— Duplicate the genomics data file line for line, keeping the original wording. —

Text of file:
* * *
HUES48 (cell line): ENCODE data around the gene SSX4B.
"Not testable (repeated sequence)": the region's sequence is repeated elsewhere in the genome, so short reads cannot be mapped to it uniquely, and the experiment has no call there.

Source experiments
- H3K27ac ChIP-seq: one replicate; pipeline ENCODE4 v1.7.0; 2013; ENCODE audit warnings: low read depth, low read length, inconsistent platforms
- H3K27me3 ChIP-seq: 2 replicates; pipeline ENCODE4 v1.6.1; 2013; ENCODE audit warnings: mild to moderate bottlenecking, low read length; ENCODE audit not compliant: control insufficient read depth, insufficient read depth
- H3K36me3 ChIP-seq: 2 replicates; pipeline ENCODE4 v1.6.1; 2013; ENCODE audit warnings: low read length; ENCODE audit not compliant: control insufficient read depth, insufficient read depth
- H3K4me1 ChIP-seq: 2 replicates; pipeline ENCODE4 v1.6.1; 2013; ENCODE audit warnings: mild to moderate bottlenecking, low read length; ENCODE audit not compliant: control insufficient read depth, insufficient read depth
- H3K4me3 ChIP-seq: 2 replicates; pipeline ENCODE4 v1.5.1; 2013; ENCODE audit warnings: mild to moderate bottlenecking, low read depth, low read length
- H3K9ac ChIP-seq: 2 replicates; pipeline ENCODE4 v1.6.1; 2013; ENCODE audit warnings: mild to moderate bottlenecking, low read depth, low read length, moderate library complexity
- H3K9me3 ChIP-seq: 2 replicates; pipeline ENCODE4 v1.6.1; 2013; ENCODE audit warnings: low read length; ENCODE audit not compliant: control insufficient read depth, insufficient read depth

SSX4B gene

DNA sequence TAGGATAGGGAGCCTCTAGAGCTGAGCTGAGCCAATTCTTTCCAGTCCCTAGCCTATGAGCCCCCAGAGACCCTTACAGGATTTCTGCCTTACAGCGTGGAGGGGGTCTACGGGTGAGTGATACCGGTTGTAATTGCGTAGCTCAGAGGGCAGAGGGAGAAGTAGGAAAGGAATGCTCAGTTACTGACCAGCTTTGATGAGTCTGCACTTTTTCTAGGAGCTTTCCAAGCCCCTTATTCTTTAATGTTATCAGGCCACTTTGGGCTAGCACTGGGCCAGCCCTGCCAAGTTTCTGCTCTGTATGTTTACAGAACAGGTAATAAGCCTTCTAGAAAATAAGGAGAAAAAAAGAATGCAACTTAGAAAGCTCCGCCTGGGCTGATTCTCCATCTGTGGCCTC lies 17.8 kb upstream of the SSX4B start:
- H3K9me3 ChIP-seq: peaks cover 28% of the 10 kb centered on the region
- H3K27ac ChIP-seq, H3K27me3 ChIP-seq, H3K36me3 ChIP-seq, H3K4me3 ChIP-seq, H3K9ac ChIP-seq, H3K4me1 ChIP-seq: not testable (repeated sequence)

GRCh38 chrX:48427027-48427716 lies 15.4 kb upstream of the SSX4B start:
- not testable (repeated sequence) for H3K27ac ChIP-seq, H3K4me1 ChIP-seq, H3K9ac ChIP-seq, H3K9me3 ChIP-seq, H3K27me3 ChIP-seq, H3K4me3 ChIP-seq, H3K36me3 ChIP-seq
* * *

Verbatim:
HUES48 (cell line): ENCODE data around the gene SSX4B.
"Not testable (repeated sequence)": the region's sequence is repeated elsewhere in the genome, so short reads cannot be mapped to it uniquely, and the experiment has no call there.

Source experiments
- H3K27ac ChIP-seq: one replicate; pipeline ENCODE4 v1.7.0; 2013; ENCODE audit warnings: low read depth, low read length, inconsistent platforms
- H3K27me3 ChIP-seq: 2 replicates; pipeline ENCODE4 v1.6.1; 2013; ENCODE audit warnings: mild to moderate bottlenecking, low read length; ENCODE audit not compliant: control insufficient read depth, insufficient read depth
- H3K36me3 ChIP-seq: 2 replicates; pipeline ENCODE4 v1.6.1; 2013; ENCODE audit warnings: low read length; ENCODE audit not compliant: control insufficient read depth, insufficient read depth
- H3K4me1 ChIP-seq: 2 replicates; pipeline ENCODE4 v1.6.1; 2013; ENCODE audit warnings: mild to moderate bottlenecking, low read length; ENCODE audit not compliant: control insufficient read depth, insufficient read depth
- H3K4me3 ChIP-seq: 2 replicates; pipeline ENCODE4 v1.5.1; 2013; ENCODE audit warnings: mild to moderate bottlenecking, low read depth, low read length
- H3K9ac ChIP-seq: 2 replicates; pipeline ENCODE4 v1.6.1; 2013; ENCODE audit warnings: mild to moderate bottlenecking, low read depth, low read length, moderate library complexity
- H3K9me3 ChIP-seq: 2 replicates; pipeline ENCODE4 v1.6.1; 2013; ENCODE audit warnings: low read length; ENCODE audit not compliant: control insufficient read depth, insufficient read depth

SSX4B gene

DNA sequence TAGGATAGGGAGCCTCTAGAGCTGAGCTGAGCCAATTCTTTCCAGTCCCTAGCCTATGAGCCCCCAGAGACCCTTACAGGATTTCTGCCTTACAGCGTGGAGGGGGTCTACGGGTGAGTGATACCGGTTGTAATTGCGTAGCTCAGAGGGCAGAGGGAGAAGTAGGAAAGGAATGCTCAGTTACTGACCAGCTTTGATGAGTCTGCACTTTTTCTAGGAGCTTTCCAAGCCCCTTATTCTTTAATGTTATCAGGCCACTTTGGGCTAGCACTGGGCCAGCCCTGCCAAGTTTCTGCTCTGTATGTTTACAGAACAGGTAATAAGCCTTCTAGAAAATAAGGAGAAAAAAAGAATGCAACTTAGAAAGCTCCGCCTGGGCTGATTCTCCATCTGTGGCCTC lies 17.8 kb upstream of the SSX4B start:
- H3K9me3 ChIP-seq: peaks cover 28% of the 10 kb centered on the region
- H3K27ac ChIP-seq, H3K27me3 ChIP-seq, H3K36me3 ChIP-seq, H3K4me3 ChIP-seq, H3K9ac ChIP-seq, H3K4me1 ChIP-seq: not testable (repeated sequence)

GRCh38 chrX:48427027-48427716 lies 15.4 kb upstream of the SSX4B start:
- not testable (repeated sequence) for H3K27ac ChIP-seq, H3K4me1 ChIP-seq, H3K9ac ChIP-seq, H3K9me3 ChIP-seq, H3K27me3 ChIP-seq, H3K4me3 ChIP-seq, H3K36me3 ChIP-seq